Lebanese president on external interference in Beirut blast
Lebanon’s president said an investigation into the Beirut port warehouse explosion was looking at whether it was caused by negligence, an accident or possible external interference, his office cited him as telling local media on Friday.
“The cause has not been determined yet. There is a possibility of external interference through a rocket or bomb or other act,” President Michel Aoun said in comments carried by local media and confirmed by his office.
He said the probe into Tuesday’s blast at a warehouse housing highly-explosive material was being conducted on three levels. “First, how the explosive material entered and was stored … second whether the explosion was a result of negligence or an accident … and third the possibility that there was external interference.”
Lebanon navigates food challenge with no grain silo and few stocks
Tuesday’s blast in Beirut destroyed Lebanon’s only large grain silo, with plans for another in the country’s second biggest port Tripoli shelved years ago due to a lack of funding, the U.N.’s FAO, Tripoli port director and a regional grain expert told Reuters.
The destruction of the 120,000-tonne capacity structure and of the port, the main entry point for food imports, means buyers will have to rely on smaller private storage facilities for their wheat purchases, exacerbating fears of food shortages. Lebanon, a nation of an estimated 6 million people, imports almost all of its wheat. Around 15,000 tonnes were stored at the silo when the explosion hit and that Lebanon needed an inventory of around three months’ supply at any time for food security purposes.
EU pledges to aid Lebanon in wake of Beirut explosion
European Commission President Ursula von der Leyen says trade benefits aimed at supporting Lebanon are being explored following Tuesday’s explosion in Beirut.
World Food Programme plans wheat imports for Beirut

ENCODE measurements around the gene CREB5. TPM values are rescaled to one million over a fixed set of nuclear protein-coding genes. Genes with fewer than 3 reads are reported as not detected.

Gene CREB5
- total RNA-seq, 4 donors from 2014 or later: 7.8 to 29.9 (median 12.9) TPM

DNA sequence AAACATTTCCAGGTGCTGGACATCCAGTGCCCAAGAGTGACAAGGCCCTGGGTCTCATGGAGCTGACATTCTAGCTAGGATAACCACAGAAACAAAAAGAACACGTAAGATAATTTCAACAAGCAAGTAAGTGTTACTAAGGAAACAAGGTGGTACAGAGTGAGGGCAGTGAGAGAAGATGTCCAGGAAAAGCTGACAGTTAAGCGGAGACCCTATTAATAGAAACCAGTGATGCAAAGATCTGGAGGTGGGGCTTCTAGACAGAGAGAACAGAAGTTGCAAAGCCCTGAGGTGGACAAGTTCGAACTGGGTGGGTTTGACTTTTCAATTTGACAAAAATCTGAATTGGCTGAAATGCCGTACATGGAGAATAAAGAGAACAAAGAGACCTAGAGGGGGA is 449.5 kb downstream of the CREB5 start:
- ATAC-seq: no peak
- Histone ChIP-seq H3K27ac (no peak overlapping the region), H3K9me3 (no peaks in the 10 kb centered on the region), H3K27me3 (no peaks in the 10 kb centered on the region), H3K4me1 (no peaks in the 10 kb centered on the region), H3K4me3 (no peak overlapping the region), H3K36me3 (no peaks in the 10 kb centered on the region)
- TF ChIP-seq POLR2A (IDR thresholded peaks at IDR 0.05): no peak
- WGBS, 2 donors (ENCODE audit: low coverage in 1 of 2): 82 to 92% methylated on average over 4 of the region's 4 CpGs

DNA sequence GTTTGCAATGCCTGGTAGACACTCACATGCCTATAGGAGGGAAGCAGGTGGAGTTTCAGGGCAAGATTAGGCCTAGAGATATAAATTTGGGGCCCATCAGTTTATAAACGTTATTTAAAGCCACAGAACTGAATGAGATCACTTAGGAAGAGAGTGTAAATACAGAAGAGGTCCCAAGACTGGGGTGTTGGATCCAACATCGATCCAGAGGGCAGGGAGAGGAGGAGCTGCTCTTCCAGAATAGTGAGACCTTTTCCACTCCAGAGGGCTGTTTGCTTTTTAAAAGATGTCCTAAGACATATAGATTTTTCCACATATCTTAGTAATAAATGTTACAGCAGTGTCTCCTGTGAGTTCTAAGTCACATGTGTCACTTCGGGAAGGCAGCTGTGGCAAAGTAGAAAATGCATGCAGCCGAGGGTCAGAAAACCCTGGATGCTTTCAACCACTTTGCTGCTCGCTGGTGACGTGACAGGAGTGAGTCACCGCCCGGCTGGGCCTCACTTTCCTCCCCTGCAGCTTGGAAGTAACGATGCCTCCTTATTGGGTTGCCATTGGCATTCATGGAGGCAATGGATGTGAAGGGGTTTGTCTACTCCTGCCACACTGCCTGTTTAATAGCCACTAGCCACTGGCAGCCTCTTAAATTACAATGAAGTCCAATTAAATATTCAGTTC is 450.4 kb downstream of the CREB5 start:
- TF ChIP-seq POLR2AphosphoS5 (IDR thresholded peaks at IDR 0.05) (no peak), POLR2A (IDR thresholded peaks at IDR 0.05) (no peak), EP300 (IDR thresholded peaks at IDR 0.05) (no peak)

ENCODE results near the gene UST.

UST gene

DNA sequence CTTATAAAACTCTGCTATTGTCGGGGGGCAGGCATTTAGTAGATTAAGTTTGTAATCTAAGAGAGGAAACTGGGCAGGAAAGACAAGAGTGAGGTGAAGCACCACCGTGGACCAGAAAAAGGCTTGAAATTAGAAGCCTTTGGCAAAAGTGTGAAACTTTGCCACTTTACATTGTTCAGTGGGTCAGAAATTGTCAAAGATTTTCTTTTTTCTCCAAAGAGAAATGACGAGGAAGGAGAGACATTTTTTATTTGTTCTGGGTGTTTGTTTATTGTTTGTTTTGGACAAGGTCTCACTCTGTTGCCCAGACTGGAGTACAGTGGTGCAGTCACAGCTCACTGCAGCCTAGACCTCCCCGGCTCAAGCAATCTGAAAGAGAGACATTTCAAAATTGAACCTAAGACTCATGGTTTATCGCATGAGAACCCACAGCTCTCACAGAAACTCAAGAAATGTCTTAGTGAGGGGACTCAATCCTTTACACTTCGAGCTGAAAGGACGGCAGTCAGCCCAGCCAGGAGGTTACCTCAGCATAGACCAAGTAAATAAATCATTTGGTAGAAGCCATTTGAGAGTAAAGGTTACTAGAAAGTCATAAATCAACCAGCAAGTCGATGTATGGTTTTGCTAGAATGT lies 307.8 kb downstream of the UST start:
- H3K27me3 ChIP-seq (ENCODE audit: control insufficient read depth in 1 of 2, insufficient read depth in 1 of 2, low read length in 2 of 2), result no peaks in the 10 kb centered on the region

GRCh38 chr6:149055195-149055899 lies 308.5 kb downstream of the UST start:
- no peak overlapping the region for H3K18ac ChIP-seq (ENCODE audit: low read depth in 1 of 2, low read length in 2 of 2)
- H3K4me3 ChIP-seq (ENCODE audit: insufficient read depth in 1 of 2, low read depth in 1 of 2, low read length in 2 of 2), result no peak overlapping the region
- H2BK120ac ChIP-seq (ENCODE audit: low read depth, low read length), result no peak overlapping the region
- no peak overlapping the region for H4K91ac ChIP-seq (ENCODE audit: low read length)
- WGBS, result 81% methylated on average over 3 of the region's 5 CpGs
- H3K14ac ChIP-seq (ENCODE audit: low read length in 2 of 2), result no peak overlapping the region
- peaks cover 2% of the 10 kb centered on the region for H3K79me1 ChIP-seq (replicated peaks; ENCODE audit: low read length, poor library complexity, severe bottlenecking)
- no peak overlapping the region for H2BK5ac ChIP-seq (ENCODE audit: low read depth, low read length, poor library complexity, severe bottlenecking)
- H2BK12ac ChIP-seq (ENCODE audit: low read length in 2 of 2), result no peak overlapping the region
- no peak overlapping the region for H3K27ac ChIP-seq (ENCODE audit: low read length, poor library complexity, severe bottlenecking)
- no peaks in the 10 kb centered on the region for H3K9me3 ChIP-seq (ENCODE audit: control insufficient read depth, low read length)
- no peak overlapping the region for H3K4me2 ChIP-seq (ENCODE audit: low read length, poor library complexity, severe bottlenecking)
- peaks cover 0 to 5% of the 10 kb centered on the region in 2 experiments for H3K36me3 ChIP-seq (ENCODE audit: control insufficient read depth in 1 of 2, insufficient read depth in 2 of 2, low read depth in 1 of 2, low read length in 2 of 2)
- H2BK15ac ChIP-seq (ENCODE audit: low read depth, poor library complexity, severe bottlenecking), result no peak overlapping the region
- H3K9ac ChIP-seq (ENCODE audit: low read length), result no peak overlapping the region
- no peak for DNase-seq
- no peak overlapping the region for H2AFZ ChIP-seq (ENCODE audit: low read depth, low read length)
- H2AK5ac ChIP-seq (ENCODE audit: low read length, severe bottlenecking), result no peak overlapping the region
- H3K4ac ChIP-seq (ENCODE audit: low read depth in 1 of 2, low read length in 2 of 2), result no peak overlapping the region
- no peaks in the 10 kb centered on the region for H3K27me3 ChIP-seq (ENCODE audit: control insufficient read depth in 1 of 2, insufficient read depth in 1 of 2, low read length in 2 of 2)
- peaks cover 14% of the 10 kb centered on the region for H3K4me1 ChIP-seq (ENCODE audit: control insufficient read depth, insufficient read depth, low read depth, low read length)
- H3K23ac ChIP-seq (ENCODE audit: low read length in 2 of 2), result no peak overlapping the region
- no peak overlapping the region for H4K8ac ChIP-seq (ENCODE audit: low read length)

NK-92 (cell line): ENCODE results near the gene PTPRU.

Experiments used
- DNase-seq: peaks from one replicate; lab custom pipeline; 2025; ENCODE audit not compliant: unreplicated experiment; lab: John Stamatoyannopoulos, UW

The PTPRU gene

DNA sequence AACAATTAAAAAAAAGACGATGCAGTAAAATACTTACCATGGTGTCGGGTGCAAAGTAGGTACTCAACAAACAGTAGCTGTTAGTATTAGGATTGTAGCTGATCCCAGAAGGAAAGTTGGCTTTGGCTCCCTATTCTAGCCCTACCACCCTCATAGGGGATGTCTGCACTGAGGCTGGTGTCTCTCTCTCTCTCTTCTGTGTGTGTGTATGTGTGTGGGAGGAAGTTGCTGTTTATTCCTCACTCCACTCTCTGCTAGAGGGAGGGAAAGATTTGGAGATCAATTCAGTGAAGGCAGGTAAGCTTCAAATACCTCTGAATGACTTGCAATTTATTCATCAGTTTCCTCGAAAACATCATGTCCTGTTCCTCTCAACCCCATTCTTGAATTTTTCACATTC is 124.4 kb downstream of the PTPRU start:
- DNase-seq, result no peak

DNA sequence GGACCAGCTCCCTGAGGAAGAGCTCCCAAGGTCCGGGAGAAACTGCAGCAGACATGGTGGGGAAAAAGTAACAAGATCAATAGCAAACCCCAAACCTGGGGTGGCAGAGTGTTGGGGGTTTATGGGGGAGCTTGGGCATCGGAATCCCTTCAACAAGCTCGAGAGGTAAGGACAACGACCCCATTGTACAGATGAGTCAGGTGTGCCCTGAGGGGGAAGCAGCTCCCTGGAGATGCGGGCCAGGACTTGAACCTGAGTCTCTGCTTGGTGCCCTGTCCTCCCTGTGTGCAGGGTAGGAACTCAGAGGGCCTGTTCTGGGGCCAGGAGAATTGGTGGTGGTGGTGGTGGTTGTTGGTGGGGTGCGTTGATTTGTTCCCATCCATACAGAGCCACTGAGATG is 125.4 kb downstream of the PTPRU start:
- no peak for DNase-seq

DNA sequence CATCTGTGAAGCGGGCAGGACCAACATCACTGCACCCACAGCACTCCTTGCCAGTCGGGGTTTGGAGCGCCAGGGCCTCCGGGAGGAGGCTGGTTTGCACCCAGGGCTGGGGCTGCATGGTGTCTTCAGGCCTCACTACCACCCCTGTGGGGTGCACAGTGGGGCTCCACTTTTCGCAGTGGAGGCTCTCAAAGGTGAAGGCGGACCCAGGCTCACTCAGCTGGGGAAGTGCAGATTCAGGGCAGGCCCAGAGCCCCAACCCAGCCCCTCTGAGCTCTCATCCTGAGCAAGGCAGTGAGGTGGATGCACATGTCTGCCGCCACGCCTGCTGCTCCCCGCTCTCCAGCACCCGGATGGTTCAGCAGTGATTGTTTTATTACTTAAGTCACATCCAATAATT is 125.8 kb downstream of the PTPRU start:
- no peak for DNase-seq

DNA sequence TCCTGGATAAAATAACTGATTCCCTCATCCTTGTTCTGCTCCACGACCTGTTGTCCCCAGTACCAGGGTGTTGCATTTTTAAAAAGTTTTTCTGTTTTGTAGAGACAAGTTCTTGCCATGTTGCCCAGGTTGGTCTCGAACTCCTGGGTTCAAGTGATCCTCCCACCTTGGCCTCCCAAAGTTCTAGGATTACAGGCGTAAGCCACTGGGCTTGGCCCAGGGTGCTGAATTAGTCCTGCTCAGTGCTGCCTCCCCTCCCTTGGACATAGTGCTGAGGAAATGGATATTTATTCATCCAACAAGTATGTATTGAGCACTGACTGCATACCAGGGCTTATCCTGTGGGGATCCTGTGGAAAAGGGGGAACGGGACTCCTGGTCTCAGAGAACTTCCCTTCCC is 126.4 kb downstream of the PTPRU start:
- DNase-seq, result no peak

The World Food Programme plans to import wheat flour and grains for bakeries and mills to help protect against food shortages across Lebanon after Tuesday’s blast wrecked its main port in Beirut, the United Nations agency said on Friday.
“WFP is concerned that the explosion and the damage to the port will exacerbate an already grim food security situation – that has worsened because of the country’s profound financial crisis and the Covid-19 pandemic,” a spokeswoman said in notes prepared for a U.N. briefing in Geneva, adding it would be providing food parcels to thousands of families.
“WFP also stands ready to offer supply chain management and logistical support and expertise to Lebanon,” it said
Japan sends emergency assistance to Beirut
The Department of Humanitarian Aid and Relief in Emergencies at the Japanese Foreign Ministry issued a statement to announce: “From a humanitarian perspective, due to the close relations between Japan and Lebanon and upon the request of the Lebanese government, Japan has decided to provide urgent relief to Lebanon which includes: tents, sleeping beds, blankets, water purifiers, and other essential equipment”. The relief supplies were sent through the Japan International Cooperation Agency (JICA).